HIV seroprevalence in emergency department patients

Portland, Oregon, 1988-1991.

Jonathan Jui, P. Stevens, K. Hedberg, S. Modesitt

Research output: Contribution to journalArticle

7 Citations (Scopus)

Abstract

OBJECTIVES: In Portland, OR: 1) to determine the changes in HIV seroprevalence for ED patients from 1988 to 1991, 2) to define the characteristics of the HIV-positive ED patient, 3) to determine the hepatitis B seroprevalence of HIV-seropositive ED patients, and 4) to demonstrate the feasibility of an ED population-based surveillance investigation. METHODS: A prospective, multiyear observational, cross-sectional, multicenter, population-based seroprevalence study was performed using seven urban hospital EDs. Serologic testing for HIV and hepatitis B was performed on excess blood obtained from ED patients. Four sampling periods were used at each hospital at 14-month intervals starting June 1988 and ending December 1991. The blood specimens were obtained concurrently at all the participating hospitals. RESULTS: Of 1,681 patients, 17 (1.0%) were HIV-positive. The HIV seroprevalence rate was relatively stable over time: 0.5% (2/444) in 1988, 1.7% (7/396) in 1989, 1% (3/296) in 1990, and 0.9% (5/545) in 1991. Most (94%) HIV patients were men, 100% were white, 81% were > or = 30 years old. Most (59%) of the HIV-positive patients also were positive for hepatitis B core antibody. Many (76%) of the HIV-positive patients were known to be positive by the emergency health care worker. CONCLUSION: HIV seroprevalence among the ED patients in Portland, OR, was generally stable from 1988 to 1991. Many HIV-positive patients also were hepatitis B-positive, thus representing a double occupational infectious disease risk to ED personnel. A significant minority (24%) of the HIV-positive patients were not known to be HIV-positive by the ED personnel. Universal precautions and hepatitis B immunization are paramount for reducing the risk of infectious disease due to exposure to body fluids.

Original languageEnglish (US)
Pages (from-to)773-783
Number of pages11
JournalAcademic emergency medicine : official journal of the Society for Academic Emergency Medicine
Volume2
Issue number9
StatePublished - Sep 1995

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HIV Seroprevalence
Hospital Emergency Service
HIV
Hepatitis B
Communicable Diseases
Universal Precautions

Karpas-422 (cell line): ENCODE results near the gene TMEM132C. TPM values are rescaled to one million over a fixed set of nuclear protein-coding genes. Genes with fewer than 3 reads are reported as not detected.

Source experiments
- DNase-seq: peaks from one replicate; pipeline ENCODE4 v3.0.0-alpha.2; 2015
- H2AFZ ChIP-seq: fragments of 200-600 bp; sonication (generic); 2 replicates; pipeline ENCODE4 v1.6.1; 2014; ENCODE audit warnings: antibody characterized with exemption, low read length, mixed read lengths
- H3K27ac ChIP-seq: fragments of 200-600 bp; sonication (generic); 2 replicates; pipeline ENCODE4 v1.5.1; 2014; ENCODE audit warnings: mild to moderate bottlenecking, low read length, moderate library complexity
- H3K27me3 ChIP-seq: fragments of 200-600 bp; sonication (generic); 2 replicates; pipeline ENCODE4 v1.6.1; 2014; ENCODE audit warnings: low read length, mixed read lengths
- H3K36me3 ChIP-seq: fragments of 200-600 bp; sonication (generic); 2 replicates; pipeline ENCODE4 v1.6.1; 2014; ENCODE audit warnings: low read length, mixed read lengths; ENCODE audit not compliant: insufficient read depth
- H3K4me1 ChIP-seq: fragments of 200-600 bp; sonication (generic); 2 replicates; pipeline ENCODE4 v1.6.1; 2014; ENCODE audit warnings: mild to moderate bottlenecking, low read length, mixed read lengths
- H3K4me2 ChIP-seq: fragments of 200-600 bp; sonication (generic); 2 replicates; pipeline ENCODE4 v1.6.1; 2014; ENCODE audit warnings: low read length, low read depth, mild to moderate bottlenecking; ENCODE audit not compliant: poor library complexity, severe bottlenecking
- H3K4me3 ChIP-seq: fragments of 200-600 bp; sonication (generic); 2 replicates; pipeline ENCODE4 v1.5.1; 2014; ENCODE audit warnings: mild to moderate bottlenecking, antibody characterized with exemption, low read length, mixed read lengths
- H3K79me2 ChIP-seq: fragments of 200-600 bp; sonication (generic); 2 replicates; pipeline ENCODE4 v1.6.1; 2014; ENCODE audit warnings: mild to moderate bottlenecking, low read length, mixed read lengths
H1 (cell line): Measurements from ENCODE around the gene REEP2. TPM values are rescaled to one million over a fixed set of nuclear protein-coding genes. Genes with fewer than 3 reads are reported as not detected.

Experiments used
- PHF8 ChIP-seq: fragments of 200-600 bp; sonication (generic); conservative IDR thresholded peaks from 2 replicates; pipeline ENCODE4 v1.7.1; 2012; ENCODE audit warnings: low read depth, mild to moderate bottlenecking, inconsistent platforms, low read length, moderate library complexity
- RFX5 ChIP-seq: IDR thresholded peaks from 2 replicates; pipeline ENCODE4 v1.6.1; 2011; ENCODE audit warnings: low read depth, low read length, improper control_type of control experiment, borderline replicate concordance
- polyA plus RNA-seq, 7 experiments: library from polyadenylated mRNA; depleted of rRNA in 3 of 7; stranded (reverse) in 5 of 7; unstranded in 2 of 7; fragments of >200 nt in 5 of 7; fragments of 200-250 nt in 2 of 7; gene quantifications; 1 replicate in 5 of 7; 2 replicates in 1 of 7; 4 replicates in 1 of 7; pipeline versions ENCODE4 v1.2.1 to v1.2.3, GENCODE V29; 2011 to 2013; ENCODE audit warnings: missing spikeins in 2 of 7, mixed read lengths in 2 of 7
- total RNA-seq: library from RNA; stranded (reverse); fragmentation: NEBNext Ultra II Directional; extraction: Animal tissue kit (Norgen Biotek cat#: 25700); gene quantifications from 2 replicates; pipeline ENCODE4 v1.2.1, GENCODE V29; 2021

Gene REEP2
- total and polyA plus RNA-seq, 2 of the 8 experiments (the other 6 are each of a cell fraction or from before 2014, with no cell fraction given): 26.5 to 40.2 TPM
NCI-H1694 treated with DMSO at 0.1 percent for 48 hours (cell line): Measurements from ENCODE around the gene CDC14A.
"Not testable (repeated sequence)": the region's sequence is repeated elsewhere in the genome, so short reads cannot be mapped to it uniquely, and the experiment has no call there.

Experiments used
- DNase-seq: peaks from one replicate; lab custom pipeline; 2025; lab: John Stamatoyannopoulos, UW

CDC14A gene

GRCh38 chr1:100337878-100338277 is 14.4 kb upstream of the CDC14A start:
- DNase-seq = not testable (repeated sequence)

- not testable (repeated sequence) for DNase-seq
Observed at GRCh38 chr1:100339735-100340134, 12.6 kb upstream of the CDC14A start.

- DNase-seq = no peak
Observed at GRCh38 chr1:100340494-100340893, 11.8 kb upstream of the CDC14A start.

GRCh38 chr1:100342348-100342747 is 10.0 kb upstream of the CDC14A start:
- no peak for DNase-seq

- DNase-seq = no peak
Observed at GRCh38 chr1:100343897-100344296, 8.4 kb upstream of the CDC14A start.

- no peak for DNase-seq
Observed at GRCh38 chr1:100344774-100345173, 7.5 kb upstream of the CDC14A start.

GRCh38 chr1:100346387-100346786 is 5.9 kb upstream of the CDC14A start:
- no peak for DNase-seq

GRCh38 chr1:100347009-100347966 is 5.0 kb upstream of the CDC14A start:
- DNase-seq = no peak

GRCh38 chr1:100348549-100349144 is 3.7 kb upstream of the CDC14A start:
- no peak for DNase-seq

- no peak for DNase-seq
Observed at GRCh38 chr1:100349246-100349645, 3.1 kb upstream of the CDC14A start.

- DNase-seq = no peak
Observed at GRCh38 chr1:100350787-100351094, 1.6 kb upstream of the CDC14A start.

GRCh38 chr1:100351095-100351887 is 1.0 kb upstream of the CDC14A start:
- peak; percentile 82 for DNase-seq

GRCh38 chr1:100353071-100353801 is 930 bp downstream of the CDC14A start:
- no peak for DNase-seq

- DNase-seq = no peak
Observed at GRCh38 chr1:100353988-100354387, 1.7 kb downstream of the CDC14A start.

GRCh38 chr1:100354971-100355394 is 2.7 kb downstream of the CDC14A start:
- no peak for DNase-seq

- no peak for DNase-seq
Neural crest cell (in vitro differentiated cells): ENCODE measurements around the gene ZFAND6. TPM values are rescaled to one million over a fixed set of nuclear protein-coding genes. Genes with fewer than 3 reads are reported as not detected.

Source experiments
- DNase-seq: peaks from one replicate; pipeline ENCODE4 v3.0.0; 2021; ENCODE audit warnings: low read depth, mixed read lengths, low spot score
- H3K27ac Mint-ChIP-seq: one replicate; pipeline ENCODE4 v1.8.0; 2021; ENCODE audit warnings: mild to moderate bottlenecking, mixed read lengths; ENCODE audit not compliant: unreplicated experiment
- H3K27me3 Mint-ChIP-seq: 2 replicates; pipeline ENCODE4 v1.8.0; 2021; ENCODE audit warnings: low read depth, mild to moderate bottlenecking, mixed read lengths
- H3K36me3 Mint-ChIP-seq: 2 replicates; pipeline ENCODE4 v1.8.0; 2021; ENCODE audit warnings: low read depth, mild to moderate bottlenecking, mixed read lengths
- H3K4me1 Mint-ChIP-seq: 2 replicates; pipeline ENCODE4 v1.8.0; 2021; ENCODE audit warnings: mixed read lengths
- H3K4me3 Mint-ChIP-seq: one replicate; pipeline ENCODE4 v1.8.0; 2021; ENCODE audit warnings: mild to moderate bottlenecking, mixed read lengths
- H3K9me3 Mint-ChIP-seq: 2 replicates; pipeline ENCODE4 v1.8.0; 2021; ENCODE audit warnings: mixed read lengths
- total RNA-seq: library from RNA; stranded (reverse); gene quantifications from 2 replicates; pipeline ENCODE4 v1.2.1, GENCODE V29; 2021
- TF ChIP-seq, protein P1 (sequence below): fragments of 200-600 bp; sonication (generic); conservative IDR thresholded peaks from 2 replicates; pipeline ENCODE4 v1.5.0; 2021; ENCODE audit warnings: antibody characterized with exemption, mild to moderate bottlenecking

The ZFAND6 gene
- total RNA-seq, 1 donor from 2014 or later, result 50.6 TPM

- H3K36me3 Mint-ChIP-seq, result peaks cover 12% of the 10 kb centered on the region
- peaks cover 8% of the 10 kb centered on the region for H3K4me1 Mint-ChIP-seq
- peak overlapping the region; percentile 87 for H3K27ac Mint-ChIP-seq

Population Surveillance
Hepatitis B Antibodies
Occupational Diseases
Urban Hospitals
Seroepidemiologic Studies
Body Fluids
Emergency Medical Services
Immunization

ASJC Scopus subject areas

  • Emergency Medicine

Cite this

HIV seroprevalence in emergency department patients : Portland, Oregon, 1988-1991. / Jui, Jonathan; Stevens, P.; Hedberg, K.; Modesitt, S.

In: Academic emergency medicine : official journal of the Society for Academic Emergency Medicine, Vol. 2, No. 9, 09.1995, p. 773-783.

Research output: Contribution to journalArticle

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title = "HIV seroprevalence in emergency department patients: Portland, Oregon, 1988-1991.",
abstract = "OBJECTIVES: In Portland, OR: 1) to determine the changes in HIV seroprevalence for ED patients from 1988 to 1991, 2) to define the characteristics of the HIV-positive ED patient, 3) to determine the hepatitis B seroprevalence of HIV-seropositive ED patients, and 4) to demonstrate the feasibility of an ED population-based surveillance investigation. METHODS: A prospective, multiyear observational, cross-sectional, multicenter, population-based seroprevalence study was performed using seven urban hospital EDs. Serologic testing for HIV and hepatitis B was performed on excess blood obtained from ED patients. Four sampling periods were used at each hospital at 14-month intervals starting June 1988 and ending December 1991. The blood specimens were obtained concurrently at all the participating hospitals. RESULTS: Of 1,681 patients, 17 (1.0{\%}) were HIV-positive. The HIV seroprevalence rate was relatively stable over time: 0.5{\%} (2/444) in 1988, 1.7{\%} (7/396) in 1989, 1{\%} (3/296) in 1990, and 0.9{\%} (5/545) in 1991. Most (94{\%}) HIV patients were men, 100{\%} were white, 81{\%} were > or = 30 years old. Most (59{\%}) of the HIV-positive patients also were positive for hepatitis B core antibody. Many (76{\%}) of the HIV-positive patients were known to be positive by the emergency health care worker. CONCLUSION: HIV seroprevalence among the ED patients in Portland, OR, was generally stable from 1988 to 1991. Many HIV-positive patients also were hepatitis B-positive, thus representing a double occupational infectious disease risk to ED personnel. A significant minority (24{\%}) of the HIV-positive patients were not known to be HIV-positive by the ED personnel. Universal precautions and hepatitis B immunization are paramount for reducing the risk of infectious disease due to exposure to body fluids.",
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